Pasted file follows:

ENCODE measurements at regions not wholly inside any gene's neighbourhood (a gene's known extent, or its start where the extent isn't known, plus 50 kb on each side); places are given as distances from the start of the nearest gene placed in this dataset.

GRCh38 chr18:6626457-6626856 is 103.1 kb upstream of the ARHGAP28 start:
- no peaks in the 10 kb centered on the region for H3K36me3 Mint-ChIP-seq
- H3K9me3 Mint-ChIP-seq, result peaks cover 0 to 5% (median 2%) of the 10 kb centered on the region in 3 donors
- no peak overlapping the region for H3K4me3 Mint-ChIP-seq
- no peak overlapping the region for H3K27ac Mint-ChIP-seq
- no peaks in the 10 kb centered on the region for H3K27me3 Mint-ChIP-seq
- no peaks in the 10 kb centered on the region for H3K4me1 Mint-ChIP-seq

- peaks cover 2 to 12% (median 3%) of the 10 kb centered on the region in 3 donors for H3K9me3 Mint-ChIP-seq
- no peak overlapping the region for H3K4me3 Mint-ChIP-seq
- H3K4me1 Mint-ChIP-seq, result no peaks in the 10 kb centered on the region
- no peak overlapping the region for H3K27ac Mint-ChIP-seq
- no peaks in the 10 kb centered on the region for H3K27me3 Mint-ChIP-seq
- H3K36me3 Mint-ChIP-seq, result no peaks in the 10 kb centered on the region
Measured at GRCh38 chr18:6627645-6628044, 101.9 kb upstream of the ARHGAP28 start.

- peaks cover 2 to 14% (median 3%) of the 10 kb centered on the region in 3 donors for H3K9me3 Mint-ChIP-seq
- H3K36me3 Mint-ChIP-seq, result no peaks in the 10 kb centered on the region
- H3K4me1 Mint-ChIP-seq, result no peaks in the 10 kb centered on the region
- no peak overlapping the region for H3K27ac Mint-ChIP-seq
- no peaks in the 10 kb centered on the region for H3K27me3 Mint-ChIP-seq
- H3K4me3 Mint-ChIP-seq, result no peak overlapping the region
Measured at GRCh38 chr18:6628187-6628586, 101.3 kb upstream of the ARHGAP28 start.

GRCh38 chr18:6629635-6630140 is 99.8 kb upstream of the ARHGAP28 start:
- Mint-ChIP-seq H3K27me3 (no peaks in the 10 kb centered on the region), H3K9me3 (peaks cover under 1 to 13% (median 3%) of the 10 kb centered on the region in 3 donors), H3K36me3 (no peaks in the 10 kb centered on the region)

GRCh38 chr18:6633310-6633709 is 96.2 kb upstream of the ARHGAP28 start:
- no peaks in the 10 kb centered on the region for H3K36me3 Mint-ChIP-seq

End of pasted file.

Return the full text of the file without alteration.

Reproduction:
ENCODE measurements at regions not wholly inside any gene's neighbourhood (a gene's known extent, or its start where the extent isn't known, plus 50 kb on each side); places are given as distances from the start of the nearest gene placed in this dataset.

GRCh38 chr18:6626457-6626856 is 103.1 kb upstream of the ARHGAP28 start:
- no peaks in the 10 kb centered on the region for H3K36me3 Mint-ChIP-seq
- H3K9me3 Mint-ChIP-seq, result peaks cover 0 to 5% (median 2%) of the 10 kb centered on the region in 3 donors
- no peak overlapping the region for H3K4me3 Mint-ChIP-seq
- no peak overlapping the region for H3K27ac Mint-ChIP-seq
- no peaks in the 10 kb centered on the region for H3K27me3 Mint-ChIP-seq
- no peaks in the 10 kb centered on the region for H3K4me1 Mint-ChIP-seq

- peaks cover 2 to 12% (median 3%) of the 10 kb centered on the region in 3 donors for H3K9me3 Mint-ChIP-seq
- no peak overlapping the region for H3K4me3 Mint-ChIP-seq
- H3K4me1 Mint-ChIP-seq, result no peaks in the 10 kb centered on the region
- no peak overlapping the region for H3K27ac Mint-ChIP-seq
- no peaks in the 10 kb centered on the region for H3K27me3 Mint-ChIP-seq
- H3K36me3 Mint-ChIP-seq, result no peaks in the 10 kb centered on the region
Measured at GRCh38 chr18:6627645-6628044, 101.9 kb upstream of the ARHGAP28 start.

- peaks cover 2 to 14% (median 3%) of the 10 kb centered on the region in 3 donors for H3K9me3 Mint-ChIP-seq
- H3K36me3 Mint-ChIP-seq, result no peaks in the 10 kb centered on the region
- H3K4me1 Mint-ChIP-seq, result no peaks in the 10 kb centered on the region
- no peak overlapping the region for H3K27ac Mint-ChIP-seq
- no peaks in the 10 kb centered on the region for H3K27me3 Mint-ChIP-seq
- H3K4me3 Mint-ChIP-seq, result no peak overlapping the region
Measured at GRCh38 chr18:6628187-6628586, 101.3 kb upstream of the ARHGAP28 start.

GRCh38 chr18:6629635-6630140 is 99.8 kb upstream of the ARHGAP28 start:
- Mint-ChIP-seq H3K27me3 (no peaks in the 10 kb centered on the region), H3K9me3 (peaks cover under 1 to 13% (median 3%) of the 10 kb centered on the region in 3 donors), H3K36me3 (no peaks in the 10 kb centered on the region)

GRCh38 chr18:6633310-6633709 is 96.2 kb upstream of the ARHGAP28 start:
- no peaks in the 10 kb centered on the region for H3K36me3 Mint-ChIP-seq